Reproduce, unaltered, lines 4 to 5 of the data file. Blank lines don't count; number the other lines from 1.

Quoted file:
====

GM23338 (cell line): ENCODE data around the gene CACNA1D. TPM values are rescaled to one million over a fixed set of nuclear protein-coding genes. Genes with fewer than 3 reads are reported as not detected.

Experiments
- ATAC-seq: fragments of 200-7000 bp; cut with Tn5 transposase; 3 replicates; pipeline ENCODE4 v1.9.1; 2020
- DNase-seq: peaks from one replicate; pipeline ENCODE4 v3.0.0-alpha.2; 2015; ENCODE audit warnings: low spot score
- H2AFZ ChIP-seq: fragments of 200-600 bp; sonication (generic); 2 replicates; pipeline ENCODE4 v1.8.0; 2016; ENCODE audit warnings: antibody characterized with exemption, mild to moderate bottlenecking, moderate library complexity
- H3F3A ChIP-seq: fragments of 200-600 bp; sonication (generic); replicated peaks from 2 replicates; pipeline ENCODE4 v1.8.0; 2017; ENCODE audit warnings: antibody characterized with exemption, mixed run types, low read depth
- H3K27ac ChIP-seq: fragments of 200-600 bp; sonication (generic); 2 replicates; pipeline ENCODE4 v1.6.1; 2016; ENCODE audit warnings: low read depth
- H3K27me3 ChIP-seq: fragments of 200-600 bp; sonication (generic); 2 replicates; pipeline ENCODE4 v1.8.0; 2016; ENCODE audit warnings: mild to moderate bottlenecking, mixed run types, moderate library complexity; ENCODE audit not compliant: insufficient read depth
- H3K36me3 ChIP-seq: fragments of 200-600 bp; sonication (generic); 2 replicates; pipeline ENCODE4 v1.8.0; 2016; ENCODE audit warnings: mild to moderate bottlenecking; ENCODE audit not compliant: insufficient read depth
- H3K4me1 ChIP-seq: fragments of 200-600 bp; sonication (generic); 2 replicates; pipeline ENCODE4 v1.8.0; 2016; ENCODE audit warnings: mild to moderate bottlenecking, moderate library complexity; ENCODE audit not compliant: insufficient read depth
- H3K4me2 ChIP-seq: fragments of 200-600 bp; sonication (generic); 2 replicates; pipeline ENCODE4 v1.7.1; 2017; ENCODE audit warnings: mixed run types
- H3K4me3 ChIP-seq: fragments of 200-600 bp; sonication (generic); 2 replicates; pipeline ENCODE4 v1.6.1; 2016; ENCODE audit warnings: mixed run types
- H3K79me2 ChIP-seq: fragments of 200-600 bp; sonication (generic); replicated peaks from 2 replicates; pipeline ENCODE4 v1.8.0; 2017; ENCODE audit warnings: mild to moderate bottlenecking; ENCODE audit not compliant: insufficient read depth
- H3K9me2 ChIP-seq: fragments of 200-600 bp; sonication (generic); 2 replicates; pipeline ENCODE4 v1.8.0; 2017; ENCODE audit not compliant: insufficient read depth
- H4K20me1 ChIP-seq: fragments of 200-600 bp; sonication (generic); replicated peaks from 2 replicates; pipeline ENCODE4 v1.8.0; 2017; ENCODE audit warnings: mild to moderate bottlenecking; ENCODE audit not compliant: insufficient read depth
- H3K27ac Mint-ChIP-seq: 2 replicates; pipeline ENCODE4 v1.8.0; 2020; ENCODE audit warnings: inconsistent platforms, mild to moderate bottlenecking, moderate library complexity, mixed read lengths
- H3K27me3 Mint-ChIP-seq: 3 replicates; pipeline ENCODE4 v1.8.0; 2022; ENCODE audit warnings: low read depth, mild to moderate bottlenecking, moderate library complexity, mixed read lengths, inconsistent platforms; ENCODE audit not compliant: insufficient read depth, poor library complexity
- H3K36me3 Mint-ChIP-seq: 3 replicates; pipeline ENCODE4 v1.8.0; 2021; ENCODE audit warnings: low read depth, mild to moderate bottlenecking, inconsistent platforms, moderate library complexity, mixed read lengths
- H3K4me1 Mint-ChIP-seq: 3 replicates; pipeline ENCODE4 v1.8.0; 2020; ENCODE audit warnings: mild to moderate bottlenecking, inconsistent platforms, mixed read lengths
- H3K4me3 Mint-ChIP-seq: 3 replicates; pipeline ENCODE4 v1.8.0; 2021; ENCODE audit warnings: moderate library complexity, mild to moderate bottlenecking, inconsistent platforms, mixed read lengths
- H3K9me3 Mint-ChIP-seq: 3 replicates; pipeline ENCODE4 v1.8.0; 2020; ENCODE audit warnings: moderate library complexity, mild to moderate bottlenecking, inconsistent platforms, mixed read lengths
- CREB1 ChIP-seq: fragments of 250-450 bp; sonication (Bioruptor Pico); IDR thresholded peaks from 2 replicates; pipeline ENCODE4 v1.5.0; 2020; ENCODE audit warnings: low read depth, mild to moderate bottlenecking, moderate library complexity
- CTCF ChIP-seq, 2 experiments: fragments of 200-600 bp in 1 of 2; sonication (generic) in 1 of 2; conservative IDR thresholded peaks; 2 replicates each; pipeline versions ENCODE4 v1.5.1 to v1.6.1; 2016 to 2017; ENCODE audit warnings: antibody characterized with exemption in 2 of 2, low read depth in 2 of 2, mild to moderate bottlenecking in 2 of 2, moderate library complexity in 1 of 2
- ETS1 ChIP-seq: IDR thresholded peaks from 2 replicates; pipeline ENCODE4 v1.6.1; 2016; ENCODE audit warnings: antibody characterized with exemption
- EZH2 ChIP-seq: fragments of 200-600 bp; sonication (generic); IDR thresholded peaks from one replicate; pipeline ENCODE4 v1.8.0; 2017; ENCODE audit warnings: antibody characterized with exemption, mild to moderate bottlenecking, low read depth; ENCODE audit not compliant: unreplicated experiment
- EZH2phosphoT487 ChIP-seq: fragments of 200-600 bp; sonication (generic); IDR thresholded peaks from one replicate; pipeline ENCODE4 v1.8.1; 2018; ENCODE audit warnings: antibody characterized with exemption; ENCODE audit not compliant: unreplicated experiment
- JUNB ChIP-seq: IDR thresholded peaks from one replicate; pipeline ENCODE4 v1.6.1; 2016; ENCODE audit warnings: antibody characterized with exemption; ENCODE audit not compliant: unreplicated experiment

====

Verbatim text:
- DNase-seq: peaks from one replicate; pipeline ENCODE4 v3.0.0-alpha.2; 2015; ENCODE audit warnings: low spot score
- H2AFZ ChIP-seq: fragments of 200-600 bp; sonication (generic); 2 replicates; pipeline ENCODE4 v1.8.0; 2016; ENCODE audit warnings: antibody characterized with exemption, mild to moderate bottlenecking, moderate library complexity